2. Number of households: This figure overlooks two key facts. First of all, the first major schism in the Church split the Eastern Churches, centered in Byzantium, from the Western, which remained centered in Rome. This occurred prior to the Gregorian correction to the Julian calendar. The Eastern churches (currently called Orthodox Churches) do not recognize the Gregorian correction for liturgical events, and their Christmas is as a result several days after the Western Churches’. Santa gets two shots at delivering toys.Secondly, the figure of 3.5 children per household is based on the gross demographic average, which includes households with no children at all. The number of children per household, when figured as an average for households with children, would therefore have to be adjusted upward. Also, the largest single Christian denomination is Roman Catholic, who, as we all know, breed like rabbits. If you don’t believe me, ask my four brothers and two sisters, they’ll back me up. Due to the predominance of Catholics within Christian households, the total number of households containing Christian children would have to be adjusted downward to reflect the overloading of Catholics beyond a standard deviation from the median.Also, the assertion that each home would contain at least one good child would be reasonable enough if there were in fact an even 3.5 children per household. However, since the number of children per household is distributed integrally, there are a significant number (on the order of several million) of one child Christian households. Even though only children are notoriously spoiled and therefore disproportionately inclined towards being naughty, since it’s the holidays we’ll be generous and give them a fifty-fifty chance of being nice. This removes one half of the single child households from Santa’s delivery schedule, which has already been reduced by the removal of the Orthodox households from the first delivery run.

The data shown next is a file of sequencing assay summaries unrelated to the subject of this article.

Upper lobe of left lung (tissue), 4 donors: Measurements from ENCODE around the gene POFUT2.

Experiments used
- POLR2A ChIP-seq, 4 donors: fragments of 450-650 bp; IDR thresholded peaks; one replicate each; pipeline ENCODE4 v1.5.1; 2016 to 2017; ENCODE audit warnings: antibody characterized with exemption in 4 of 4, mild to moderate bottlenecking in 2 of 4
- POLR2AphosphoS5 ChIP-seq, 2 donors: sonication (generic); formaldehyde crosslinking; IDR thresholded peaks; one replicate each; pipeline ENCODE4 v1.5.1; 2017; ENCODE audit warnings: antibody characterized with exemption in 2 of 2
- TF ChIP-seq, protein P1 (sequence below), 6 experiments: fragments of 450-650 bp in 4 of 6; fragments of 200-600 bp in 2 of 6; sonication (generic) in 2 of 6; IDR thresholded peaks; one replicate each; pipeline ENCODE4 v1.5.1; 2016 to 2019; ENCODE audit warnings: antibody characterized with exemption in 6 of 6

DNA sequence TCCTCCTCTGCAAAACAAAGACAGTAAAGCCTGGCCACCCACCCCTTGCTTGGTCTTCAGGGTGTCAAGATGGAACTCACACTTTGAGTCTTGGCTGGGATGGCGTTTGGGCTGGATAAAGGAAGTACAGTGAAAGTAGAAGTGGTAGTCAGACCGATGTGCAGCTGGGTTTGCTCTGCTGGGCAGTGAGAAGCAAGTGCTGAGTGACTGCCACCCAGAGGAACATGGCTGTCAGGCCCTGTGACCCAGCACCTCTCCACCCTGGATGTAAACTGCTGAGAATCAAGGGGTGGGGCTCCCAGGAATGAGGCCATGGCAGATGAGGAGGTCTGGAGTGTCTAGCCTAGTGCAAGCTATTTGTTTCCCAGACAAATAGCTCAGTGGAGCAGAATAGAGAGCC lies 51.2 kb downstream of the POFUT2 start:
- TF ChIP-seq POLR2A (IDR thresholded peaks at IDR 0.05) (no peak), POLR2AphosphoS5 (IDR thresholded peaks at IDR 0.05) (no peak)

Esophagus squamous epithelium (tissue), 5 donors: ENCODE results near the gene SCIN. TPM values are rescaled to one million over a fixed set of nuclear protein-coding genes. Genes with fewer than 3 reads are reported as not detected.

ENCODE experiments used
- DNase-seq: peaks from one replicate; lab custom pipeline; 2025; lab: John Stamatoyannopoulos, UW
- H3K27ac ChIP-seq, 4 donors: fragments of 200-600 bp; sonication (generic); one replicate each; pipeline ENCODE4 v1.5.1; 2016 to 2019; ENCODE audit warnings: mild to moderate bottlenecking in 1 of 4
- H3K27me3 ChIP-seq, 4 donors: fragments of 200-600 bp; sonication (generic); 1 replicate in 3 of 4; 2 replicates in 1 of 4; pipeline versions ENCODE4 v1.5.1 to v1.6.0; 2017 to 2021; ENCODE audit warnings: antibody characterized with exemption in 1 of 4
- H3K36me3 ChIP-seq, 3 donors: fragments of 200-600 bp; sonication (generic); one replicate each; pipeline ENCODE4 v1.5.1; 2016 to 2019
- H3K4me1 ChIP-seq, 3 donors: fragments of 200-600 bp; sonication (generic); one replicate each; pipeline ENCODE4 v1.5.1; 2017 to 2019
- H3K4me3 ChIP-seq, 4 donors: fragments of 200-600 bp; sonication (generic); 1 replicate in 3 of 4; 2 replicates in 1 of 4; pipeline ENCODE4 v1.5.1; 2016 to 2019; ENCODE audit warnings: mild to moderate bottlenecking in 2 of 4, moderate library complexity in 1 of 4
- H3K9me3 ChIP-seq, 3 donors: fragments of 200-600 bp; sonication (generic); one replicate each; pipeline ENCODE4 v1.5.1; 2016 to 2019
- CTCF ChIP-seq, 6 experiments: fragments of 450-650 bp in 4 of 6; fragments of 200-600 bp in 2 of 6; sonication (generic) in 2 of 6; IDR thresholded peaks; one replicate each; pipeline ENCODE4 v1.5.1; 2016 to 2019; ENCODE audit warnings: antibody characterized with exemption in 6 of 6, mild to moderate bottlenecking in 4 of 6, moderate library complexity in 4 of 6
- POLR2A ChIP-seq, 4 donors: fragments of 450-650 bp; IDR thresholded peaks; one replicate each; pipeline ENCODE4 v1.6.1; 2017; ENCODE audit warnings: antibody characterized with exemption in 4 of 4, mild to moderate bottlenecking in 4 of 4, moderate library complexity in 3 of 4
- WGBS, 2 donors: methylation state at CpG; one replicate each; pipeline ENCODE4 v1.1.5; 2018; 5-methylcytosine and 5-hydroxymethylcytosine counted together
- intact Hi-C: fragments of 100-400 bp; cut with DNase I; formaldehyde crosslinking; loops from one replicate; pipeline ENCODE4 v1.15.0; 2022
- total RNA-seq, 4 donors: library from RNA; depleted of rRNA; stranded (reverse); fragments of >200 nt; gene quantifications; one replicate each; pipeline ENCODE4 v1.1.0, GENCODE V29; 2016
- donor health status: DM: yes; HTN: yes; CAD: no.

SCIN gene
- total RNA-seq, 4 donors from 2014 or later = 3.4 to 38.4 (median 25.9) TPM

3. Santa’s delivery run (speed, payload, etc.): These all suffer from the dubious supposition that there is only one Santa Claus. The name “Santa” is obviously either Spanish or Italian, two ethnic groups which are both overwhelmingly Catholic. The last name Claus suggests a joint German/Italian background. His beginnings, battling the Burgermeister Meisterburger, suggest he grew up in Bavaria (also predominantly Catholic). The Kaiser style helmets of the Burgermeister’s guards, coupled with the relative isolation of the village, suggest that his youth was at the very beginning of Prussian influence in Germany. Thus, Santa and Mrs. Claus have been together for well over one hundred years. If you think that after a hundred years of living at the North Pole with nights six months long that they remain childless, you either don’t know Catholics or are unaware of the failure rate of the rhythm method. There have therefore been over five generations of Clauses, breeding like Catholics for over one hundred years. Since they are Catholic, their exponential population increase would obviously have a gain higher than the world population as a whole. There have therefore been more than enough new Santas to overcome the population increase of the world. So in fact, Santa has an easier time of it now than he did when he first started out.